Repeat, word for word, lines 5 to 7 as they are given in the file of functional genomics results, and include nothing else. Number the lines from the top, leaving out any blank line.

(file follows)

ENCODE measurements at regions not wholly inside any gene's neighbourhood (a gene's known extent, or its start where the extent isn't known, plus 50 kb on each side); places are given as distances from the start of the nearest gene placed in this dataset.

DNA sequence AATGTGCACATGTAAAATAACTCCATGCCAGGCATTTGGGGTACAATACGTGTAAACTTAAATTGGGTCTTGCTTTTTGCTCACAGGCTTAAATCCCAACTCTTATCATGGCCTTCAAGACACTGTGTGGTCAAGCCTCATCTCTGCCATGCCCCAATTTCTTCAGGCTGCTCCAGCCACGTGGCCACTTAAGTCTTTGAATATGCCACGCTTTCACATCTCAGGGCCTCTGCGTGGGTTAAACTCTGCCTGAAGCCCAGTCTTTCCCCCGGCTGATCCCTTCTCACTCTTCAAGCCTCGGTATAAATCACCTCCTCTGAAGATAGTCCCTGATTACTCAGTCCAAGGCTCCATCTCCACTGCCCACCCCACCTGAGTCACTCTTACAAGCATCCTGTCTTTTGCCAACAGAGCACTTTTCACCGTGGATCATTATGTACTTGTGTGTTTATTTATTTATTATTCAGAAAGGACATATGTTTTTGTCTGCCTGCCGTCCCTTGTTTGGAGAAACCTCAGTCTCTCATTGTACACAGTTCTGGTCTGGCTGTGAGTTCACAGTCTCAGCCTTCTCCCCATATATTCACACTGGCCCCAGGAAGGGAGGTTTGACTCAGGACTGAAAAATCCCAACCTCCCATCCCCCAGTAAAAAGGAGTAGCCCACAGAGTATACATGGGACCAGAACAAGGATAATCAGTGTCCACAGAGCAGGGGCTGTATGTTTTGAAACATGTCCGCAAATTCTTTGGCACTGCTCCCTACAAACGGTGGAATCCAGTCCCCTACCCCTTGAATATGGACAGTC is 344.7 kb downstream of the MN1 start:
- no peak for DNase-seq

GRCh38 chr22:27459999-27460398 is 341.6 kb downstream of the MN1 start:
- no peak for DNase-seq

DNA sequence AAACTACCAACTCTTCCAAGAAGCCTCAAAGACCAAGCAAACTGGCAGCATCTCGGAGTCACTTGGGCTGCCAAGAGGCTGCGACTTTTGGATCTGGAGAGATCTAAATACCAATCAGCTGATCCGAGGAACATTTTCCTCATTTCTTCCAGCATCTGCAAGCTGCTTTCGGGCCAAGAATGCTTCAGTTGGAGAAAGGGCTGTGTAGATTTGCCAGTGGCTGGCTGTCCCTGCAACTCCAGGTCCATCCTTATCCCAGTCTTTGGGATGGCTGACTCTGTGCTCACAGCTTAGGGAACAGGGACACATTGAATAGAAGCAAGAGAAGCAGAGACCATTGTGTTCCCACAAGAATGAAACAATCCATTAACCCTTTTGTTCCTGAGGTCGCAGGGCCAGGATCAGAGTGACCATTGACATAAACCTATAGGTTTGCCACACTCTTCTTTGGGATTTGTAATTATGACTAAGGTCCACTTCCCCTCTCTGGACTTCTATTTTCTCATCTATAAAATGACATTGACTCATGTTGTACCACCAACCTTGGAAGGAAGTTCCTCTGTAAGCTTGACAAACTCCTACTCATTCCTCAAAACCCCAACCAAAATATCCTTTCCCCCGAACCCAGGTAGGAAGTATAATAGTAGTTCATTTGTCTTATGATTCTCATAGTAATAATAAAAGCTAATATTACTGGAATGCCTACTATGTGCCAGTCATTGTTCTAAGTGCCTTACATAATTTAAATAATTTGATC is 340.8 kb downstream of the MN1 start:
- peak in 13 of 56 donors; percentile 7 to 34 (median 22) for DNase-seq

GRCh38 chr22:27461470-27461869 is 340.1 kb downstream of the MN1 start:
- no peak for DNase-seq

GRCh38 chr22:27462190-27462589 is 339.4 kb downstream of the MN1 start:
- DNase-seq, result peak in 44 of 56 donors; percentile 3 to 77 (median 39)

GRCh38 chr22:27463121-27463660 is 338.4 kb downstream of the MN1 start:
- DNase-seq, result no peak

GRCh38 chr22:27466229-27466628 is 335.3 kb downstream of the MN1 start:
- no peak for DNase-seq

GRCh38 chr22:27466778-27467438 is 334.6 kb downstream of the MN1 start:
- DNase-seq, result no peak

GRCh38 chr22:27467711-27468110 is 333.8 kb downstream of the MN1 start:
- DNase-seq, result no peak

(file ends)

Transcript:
- no peak for DNase-seq

DNA sequence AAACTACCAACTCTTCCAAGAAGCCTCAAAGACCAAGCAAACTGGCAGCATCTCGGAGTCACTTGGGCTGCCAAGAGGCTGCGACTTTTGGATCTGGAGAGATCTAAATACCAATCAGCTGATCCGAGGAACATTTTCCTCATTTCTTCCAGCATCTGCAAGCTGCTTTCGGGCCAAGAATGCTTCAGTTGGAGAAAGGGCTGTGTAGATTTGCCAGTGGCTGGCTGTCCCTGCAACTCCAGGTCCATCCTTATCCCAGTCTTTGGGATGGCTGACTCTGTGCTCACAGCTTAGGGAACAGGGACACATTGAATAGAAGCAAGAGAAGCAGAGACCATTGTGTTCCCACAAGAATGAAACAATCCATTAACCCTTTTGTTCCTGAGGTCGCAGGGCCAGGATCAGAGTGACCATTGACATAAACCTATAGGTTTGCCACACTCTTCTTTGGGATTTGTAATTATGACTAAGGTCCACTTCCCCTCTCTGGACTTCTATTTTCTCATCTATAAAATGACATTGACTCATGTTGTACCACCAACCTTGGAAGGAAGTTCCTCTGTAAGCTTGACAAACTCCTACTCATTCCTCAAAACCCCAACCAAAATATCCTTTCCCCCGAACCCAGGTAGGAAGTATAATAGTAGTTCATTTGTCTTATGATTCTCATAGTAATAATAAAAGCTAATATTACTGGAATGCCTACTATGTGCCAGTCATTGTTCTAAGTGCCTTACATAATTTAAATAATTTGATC is 340.8 kb downstream of the MN1 start:
- peak in 13 of 56 donors; percentile 7 to 34 (median 22) for DNase-seq